Information on Keld, Yorkshire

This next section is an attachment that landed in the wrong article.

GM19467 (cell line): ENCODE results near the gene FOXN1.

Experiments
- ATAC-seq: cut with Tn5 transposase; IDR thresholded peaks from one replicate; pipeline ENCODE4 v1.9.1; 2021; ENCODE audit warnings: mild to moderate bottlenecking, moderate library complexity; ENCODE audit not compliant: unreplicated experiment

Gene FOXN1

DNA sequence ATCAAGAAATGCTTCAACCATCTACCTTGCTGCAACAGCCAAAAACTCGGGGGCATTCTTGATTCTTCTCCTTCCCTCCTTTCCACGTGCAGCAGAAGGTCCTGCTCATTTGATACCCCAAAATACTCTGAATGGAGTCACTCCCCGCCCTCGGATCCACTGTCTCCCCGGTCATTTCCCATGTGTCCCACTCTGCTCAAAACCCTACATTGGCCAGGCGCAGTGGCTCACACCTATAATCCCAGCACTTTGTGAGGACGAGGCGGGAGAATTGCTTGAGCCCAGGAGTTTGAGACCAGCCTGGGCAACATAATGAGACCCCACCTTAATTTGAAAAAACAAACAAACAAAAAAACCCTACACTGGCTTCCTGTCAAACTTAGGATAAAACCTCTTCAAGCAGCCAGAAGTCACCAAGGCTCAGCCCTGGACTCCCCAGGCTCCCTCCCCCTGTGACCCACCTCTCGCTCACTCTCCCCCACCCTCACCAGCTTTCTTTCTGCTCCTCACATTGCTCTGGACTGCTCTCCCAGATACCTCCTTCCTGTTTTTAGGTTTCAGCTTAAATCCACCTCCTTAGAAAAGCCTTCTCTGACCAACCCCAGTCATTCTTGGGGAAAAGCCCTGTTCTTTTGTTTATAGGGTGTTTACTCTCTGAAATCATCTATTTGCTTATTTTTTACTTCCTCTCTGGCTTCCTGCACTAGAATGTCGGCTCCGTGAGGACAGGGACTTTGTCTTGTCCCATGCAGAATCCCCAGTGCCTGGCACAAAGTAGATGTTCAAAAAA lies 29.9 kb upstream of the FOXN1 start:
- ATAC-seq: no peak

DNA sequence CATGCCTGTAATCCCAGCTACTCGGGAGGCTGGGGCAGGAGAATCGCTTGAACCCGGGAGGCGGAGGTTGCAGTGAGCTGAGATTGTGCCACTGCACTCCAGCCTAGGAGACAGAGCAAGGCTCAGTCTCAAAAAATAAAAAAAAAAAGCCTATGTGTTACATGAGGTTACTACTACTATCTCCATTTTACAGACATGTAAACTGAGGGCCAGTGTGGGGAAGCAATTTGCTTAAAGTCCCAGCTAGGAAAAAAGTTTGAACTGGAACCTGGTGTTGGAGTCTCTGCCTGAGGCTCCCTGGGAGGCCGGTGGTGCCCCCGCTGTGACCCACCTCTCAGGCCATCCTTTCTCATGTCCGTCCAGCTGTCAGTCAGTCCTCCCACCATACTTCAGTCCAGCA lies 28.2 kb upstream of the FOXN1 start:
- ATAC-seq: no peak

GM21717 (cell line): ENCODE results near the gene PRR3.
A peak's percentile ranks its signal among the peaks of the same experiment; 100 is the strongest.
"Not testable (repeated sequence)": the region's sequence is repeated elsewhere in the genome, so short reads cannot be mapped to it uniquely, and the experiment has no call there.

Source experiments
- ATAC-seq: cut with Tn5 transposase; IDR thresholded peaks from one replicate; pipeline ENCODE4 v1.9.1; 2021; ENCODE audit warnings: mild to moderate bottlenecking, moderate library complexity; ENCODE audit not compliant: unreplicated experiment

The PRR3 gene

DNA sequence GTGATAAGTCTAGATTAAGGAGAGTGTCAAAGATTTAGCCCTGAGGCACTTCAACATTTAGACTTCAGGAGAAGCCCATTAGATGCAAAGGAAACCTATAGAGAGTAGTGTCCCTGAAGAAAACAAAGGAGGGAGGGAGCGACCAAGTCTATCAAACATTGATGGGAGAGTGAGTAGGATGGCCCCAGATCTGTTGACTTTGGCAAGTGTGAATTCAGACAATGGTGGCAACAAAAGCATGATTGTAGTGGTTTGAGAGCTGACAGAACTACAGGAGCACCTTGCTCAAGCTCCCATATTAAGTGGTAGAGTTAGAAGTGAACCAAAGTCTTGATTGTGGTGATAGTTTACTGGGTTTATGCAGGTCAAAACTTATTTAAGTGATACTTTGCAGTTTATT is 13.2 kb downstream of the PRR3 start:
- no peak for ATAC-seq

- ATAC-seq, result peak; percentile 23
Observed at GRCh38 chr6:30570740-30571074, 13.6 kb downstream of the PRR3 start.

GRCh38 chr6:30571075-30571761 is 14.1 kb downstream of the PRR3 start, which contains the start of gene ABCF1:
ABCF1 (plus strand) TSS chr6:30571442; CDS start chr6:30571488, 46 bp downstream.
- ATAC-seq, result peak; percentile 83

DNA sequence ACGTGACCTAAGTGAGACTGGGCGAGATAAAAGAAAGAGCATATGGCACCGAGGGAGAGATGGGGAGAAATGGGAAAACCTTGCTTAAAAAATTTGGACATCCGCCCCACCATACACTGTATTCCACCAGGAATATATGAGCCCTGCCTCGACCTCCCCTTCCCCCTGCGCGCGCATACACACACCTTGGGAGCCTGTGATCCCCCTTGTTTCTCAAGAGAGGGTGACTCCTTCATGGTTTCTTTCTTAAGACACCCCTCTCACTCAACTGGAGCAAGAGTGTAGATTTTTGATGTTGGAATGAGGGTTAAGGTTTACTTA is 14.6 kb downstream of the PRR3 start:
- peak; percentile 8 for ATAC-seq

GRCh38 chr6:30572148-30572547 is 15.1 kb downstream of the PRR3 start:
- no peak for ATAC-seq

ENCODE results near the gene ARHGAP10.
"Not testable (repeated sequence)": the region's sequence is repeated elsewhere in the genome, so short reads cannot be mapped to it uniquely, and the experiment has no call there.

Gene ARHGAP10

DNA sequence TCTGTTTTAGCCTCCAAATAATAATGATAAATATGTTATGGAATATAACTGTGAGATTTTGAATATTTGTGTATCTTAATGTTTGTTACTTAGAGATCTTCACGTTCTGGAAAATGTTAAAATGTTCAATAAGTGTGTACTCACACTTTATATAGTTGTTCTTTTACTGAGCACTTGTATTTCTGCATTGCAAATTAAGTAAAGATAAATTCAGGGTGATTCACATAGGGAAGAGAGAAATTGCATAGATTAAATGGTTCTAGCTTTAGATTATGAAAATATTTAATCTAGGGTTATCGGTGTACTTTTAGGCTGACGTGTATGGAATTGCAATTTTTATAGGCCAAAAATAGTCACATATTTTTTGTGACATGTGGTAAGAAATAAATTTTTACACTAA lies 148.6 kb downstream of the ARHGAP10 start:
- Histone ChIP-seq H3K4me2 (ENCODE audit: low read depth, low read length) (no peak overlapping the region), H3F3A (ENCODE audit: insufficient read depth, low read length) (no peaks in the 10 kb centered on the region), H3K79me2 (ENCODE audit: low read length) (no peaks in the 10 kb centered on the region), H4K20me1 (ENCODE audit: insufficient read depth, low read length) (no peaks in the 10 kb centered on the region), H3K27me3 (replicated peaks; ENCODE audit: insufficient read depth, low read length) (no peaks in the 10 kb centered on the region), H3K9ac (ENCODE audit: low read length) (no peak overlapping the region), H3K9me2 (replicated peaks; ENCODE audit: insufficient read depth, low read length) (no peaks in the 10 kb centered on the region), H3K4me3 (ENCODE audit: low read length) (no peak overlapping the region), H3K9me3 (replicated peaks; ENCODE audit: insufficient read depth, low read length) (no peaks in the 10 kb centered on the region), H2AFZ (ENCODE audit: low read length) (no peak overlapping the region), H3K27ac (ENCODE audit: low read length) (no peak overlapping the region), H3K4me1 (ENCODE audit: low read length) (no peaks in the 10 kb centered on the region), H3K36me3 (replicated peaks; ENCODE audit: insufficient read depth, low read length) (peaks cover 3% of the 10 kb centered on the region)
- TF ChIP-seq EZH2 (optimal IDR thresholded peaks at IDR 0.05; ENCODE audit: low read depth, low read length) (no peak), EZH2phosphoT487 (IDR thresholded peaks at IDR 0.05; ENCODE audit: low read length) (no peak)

Like many villages in Swaledale, Keld was a Viking farming settlement and its name comes from the Norse word Kelda meaning a spring, and the village was once called Appletre Kelde – the spring near the apple trees. The village grew in the mid 19th century when it became an important lead mining centre, supporting a population in the surrounding areas of more than 5000 people. It was during this period that most of the village was constructed. Today the area is popular with walkers and is the crossing point of the Coast to Coast Walk and the Pennine Way . There are also a series of waterfalls close by at a limestone gorge on the River Swale. These are Kisdon Force, East Gill Force, Catrake Force and Wain Wath Force. About a mile east of Keld on the northern slope of the dale are the ruins of Crackpot Hall. The remains present today are of an 18th century farm but there seem to have been various buildings on the site across the centuries. The views down the dale from behind the ruined building are spectacular and well worth the walk to reach the location. Keld Lodge is an eating and accommodation option in the village.